Plants in Space

Several weeks ago there was a big splash in the media about astronauts aboard the International Space Station (ISS) eating lettuce they had grown in Earth orbit. Having once spent ten weeks on a faculty fellowship at Kennedy Space Center working on potential problems associated with growing plants in space, I was curious about the progress that had been made since I had that experience.

image
Cosmonaut Maxim Suraev holds lettuce plants grown onboard the International Space Station.
Credits: NASA

Okay, I was more than a bit curious. I’m also writing a science fiction novel where plants grown in a greenhouse provide oxygen and food for the crew on a long-duration space mission. The reports from the ISS hardly dented the array of issues I’ve had to consider in creating a system that uses plants to provide crucial life-support for astronauts. By contrast, this recent story seemed almost trivial, a novelty. Astronauts had something better to eat for a change than vacuum-wrapped dry food or paste packaged months earlier back on Earth. I know NASA has grown plants in space for years. Is this the first time astronauts have officially eaten something they’ve grown in orbit? Really?

In fact, I have come up with a list of questions I hope to pose to NASA public relations contacts about plants in space. My questions follow below, and if anyone reading this list either has an answer, knows where I can find an answer, or knows who I might ask for an answer, please reply with a comment to this post.

1. Was the recent event on the ISS the first time space-grown plants have been eaten by astronauts in orbit?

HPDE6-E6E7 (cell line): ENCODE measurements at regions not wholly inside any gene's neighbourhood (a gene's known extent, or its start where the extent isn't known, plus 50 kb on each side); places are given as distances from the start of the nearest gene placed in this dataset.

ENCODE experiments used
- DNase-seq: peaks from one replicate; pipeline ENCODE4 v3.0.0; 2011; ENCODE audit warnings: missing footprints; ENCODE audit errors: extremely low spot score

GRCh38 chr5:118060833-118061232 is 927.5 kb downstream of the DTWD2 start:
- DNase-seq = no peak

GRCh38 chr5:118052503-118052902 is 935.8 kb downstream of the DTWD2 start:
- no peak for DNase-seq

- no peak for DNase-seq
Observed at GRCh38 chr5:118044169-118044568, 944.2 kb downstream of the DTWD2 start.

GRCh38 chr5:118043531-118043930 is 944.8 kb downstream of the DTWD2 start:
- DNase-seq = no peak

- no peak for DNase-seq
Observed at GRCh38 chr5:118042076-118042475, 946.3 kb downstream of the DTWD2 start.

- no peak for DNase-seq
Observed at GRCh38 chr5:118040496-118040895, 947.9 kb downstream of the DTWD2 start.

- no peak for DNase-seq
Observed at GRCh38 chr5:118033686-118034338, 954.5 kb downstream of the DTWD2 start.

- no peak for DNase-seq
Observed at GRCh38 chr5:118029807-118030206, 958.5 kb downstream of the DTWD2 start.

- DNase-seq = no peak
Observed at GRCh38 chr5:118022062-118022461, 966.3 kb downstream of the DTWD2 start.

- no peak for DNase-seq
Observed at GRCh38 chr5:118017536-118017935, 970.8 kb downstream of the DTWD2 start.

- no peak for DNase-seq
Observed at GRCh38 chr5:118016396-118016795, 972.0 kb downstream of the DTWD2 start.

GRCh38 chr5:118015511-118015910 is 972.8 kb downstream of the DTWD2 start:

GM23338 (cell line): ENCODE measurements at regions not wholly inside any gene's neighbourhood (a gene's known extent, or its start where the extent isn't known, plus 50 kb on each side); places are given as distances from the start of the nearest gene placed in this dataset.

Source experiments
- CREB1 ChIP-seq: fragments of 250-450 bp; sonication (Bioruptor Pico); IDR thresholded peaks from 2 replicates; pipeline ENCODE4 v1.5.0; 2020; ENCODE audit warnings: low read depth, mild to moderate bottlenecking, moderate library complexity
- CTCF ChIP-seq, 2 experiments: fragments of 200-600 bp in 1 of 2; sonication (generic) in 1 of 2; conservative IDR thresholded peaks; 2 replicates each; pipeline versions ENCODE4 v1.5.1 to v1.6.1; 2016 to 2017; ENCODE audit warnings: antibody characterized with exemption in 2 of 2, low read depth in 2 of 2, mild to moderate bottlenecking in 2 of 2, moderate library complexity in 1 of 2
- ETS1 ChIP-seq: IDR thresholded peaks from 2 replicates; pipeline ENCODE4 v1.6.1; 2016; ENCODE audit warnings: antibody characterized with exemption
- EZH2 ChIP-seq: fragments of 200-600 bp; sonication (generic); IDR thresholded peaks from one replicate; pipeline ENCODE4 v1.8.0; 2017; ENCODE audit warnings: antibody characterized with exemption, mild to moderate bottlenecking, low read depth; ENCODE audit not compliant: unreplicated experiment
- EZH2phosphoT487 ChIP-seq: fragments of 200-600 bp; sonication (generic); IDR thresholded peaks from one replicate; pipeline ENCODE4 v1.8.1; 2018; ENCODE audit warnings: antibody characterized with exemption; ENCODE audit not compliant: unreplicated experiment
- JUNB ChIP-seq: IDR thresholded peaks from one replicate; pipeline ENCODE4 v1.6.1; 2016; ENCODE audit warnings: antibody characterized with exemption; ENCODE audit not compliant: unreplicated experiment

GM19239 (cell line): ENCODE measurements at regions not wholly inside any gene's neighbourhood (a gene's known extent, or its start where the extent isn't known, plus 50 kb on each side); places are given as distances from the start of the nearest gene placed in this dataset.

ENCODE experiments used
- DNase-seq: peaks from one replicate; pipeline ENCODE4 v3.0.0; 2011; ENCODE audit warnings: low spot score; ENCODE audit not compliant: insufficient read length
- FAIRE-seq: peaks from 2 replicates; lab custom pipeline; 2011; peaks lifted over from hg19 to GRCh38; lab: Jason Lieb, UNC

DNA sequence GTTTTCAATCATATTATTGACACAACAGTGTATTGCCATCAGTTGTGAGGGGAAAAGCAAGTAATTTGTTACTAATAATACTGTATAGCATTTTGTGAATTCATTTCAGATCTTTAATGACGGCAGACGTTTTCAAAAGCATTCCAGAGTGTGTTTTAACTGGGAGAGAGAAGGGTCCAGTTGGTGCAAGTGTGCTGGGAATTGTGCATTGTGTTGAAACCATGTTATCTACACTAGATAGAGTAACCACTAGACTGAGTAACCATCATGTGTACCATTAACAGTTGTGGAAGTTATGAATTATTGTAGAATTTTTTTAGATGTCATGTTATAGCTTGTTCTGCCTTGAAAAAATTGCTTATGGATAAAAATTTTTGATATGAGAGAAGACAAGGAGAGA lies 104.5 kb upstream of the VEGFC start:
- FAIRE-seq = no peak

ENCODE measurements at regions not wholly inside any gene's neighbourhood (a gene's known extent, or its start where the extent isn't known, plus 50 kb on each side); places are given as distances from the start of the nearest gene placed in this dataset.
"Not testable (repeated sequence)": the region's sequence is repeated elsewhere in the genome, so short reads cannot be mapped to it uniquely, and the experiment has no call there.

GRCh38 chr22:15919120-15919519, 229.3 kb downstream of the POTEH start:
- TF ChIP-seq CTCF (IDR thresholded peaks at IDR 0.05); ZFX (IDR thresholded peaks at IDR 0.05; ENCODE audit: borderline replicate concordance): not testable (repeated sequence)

I’ve found a tantalizing hint or two of other astronauts or cosmonauts eating space-grown food unofficially. But it seems that most space-grown plants were harvested and frozen or otherwise stored for shipment back to earth. Which leads to my next question.

2. Have space-grown plants ever been eaten by Earth-bound scientists before?

So if the space-grown veggies were promptly shipped back to Earth, did they get taste-tested there? I’ve gathered hints here and there about concerns that space-grown plants might not be safe for human consumption. I have to admit this sounds a bit like the worries about the safety of genetically-modified crops (GMCs). If it grows like a leaf of lettuce, is the same color – green, and looks like a lettuce leaf… Which leads to the next question.

3. Have toxic compounds ever been discovered in space-grown plants as a result of their growth in microgravity?

If it’s a serious concern, and not the wide-eyed speculations of someone who would rather bring food up to orbit from traditional farms back on good old planet Earth, then presumably space-grown plants have been tested for their safety. Has anything been found to justify further testing, or can our astronauts relax and enjoy any veggies they find the time and space to grow up there in the Space Station?

My last question, for now, goes back a bit further than the International Space Station and even the Space Shuttle. I think I know the official answer to this one, but it was a long boring ride (when nothing went wrong anyhow) from Earth orbit to the Moon.

4. Were plants ever grown by Apollo astronauts on a lunar landing mission either on the Moon or on the way there?

Once again, if you know part of an answer to any of these questions, please share. Even if you’re not sure, share your speculations. Or if you know where I might find an answer, or who I might ask, speak up. And thanks in advance.

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One thought on “Plants in Space

  1. Interesting questions, and I have been exploring some of them myself 🙂 An article by Robert Zimmerman in 2003 states that cosmonauts ate some of their Brassica rapa in November 2002: http://www.airspacemag.com/space/growing-pains-4148507/?all&no-ist

    I think the main concern with space-grown crops is that they may harbour bacteria – the lettuce leaves recently eaten were cleaned with anti-bac wipes before the astronauts were allowed to eat them.

    Liked by 1 person

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